"There's a feminist in all of us that would like to see music… find a way to no longer focus on 'man' and 'woman,' but be sort of genderless or androgynous," explained singer-songwriter and actress Lauren Pritchard. Her musical Songbird will open Off-Broadway in the fall.
"I would love to think that you write a show and someone doesn't know if it's written by a woman or a man," said Zoe Sarnak. Her musicals A Lasting Impression and The Years Between continue development as she takes on new projects, including a movie-musical short.
"I want to change stock characters," added Katie Thompson. "I want the ingénue and the supporting best friend — I want them to not have to be soprano, alto or mezzo. I want to see women characters that exist in the contemporary world that are complicated and strong and vulnerable and all of those things, and I want to create those roles as well as see other people like us." She takes a break from performing (after a few years that included projects such as Giant, Big Fish and Tarzan) to focus her efforts on her musical Haunted.
All three are making their mark on the New York theatre scene — as both performers and writers — but want to see the industry continue to evolve. Female songwriters are rare in an industry dominated by males on the creative end. Work by male songwriters is more often produced, and it was only this year that an all-female writing team made history by winning the Tony Award for Best Score. So, why did it take until 2015 to see history be made?
"It's this weird thing that when you fight for something as a woman, especially an artistic thing — and I hate saying these things — you are either perceived as being a bitch or you are perceived [as] 'emotional,'" said Thompson. "'Oh, well, she's just emotional.' I get this a lot, actually — they don't mean it in a mean way, but they say, 'Well, of course, she's going to react that way. Have you seen her work? She's an emotional writer. She's an emotional performer. Of course she's going to be an emotional collaborator' or, 'Of course she's going to fight for this one thing that doesn't matter' that they don't understand, yet, that matters. Because when you fight for artistic anything, a lot of times, your collaborators don't understand until they see it up. Until they finally get it. Until that moment."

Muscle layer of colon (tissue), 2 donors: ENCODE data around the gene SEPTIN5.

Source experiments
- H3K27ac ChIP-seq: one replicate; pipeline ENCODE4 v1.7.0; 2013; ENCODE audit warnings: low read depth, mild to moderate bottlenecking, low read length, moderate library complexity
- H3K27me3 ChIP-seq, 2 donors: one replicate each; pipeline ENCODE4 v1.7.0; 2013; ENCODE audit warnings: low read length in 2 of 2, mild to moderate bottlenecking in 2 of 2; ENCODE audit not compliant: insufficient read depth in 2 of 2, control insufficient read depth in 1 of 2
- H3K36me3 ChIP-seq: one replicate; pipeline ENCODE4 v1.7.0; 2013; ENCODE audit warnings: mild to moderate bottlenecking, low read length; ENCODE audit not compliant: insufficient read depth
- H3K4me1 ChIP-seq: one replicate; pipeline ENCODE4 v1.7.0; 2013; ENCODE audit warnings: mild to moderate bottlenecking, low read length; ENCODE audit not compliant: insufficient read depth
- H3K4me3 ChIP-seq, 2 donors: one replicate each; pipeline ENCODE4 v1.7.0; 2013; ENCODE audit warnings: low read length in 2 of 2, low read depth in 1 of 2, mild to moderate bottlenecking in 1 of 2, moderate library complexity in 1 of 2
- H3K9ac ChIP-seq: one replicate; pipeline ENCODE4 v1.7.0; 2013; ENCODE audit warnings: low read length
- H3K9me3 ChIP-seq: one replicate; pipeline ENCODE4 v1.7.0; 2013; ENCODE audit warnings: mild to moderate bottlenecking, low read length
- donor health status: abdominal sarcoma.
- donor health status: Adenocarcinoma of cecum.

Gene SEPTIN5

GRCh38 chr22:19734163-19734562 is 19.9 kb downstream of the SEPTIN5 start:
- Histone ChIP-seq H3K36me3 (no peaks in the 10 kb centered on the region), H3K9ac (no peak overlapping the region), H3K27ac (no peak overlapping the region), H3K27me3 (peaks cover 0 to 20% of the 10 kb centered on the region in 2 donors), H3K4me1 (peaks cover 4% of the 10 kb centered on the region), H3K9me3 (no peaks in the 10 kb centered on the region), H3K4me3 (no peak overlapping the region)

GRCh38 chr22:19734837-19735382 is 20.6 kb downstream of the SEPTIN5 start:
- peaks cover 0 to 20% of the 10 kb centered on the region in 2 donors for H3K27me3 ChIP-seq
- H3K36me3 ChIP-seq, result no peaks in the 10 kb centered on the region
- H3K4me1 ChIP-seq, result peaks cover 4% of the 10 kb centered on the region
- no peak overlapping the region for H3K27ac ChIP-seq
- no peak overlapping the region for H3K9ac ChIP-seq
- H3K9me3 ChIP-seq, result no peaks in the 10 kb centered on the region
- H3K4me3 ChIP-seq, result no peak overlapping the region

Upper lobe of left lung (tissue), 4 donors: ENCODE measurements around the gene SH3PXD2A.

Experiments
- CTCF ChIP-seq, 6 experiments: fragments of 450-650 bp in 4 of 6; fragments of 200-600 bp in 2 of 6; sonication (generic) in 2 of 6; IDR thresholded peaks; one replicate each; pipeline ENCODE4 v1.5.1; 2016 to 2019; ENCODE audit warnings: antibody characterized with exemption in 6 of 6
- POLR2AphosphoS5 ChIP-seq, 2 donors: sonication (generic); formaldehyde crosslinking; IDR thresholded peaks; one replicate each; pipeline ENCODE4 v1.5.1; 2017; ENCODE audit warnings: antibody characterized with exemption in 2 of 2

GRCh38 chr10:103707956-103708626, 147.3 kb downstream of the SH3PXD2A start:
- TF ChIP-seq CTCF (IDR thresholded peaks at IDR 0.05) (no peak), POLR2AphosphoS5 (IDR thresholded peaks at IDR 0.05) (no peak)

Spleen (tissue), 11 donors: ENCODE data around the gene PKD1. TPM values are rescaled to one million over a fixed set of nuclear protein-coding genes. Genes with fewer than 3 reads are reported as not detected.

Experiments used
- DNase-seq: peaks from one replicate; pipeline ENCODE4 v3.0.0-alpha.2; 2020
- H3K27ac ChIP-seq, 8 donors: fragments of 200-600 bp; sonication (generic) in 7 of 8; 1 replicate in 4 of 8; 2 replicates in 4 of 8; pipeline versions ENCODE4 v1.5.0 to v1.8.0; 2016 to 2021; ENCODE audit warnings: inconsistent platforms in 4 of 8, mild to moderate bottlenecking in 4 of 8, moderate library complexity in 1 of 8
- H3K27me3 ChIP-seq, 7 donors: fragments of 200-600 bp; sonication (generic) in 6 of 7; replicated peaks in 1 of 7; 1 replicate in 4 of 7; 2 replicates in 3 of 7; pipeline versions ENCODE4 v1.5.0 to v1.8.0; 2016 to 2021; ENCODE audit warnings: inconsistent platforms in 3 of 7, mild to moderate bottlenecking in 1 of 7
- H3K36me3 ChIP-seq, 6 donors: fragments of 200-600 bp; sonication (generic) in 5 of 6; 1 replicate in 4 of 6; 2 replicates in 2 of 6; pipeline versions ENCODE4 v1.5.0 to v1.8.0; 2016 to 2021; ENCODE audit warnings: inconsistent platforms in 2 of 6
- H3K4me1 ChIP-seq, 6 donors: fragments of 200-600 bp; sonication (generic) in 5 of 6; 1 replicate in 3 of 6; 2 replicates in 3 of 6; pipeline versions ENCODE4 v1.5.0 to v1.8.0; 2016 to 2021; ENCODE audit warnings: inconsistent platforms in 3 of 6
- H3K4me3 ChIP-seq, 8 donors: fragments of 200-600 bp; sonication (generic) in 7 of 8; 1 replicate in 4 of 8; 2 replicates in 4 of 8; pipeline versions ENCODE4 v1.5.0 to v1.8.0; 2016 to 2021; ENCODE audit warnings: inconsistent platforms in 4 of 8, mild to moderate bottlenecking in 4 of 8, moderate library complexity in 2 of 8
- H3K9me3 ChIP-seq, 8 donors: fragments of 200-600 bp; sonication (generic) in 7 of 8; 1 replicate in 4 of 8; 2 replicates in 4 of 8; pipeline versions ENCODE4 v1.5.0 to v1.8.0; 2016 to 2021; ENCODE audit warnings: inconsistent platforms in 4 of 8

Pritchard, who has been signed with Sony/ATV since 2008, also sees the disparity between men and women in the songwriting industry.
"I do think at some point that we, as female writers, deserve a certain amount of respect that is absolutely starting to be seen, but it's taken a long time to get to that point because it's a man's world," she said. "It really is, and I can say that honestly. I live in every single day of my life; I have for the 12 years that I've been working in the industry, and it's kind of brutal. This is the thing that I find frustrating: Sometimes, you have to be so far in one direction of strength or anger or whatever it is to prove your point way more so than a man sometimes. And, I don't mean by being angry. I just mean in the things that you're writing about. Sometimes, you can write for a perspective that maybe you have to make more masculine than you want it to be to prove the point, when you wouldn't have to do that if you were a man. So, I think that's the only thing that would be nice to see, where women don't necessarily have to work so hard to prove their point, [and] they don't necessarily have to overcompensate sometimes.
"And, it doesn't make anybody bad or wrong. It's kind of literally the way of the world is, and it's slowly been evolving and changing and getting better for us over time, which is good. You know, and I think also, what I'd like to see more of, especially for young girls — because, in my downtime, I do a lot of songwriting coaching… Especially for young girls, but young boys and young girls, in general, [I'd like] for them to have an understanding that they have a voice, and they can use it for anything that they want, especially from a writing perspective. Essentially, you can write whatever you want, and the only person putting a limit on that, in theory, is you, right?"
All three spoke of the exciting moments at this year's Tony Awards. Fun Home, a story about a female's relationship with her father and her sexuality, not only took home the Tony for Best Score (Jeanine Tesori and Lisa Kron), but it also was honored with Best Book (Kron), Best Actor (Michael Cerveris), Best Direction (Sam Gold) and Best Musical.
Sarnak said that it's exciting "when you look at a show like Fun Home, to see a character and her struggling with her relationship with her father, not worrying if she's going to find a husband — not that that's not an important story, it's just that there are so many stories to tell about women…and also about men."
According to Thompson, "I think that it's been revving up. I don't know if you've felt it... I've been here for seven-eight years, but there's been a real rev for more women, more women, more women. I performed at one of the Lilly Awards [events] two years ago, and I was just across-the-board shocked at the support that all these women have for each other, and I think the turning point really is just inviting more women to be in positions of power without apologizing for it. Now, I feel like these next couple of years are very important because we have to put our money where our mouths have been for years and years and actually come up with beautiful pieces of work."
As for this year in female pieces and the success of women songwriters, Pritchard said, "It was like a f*cking revolution."
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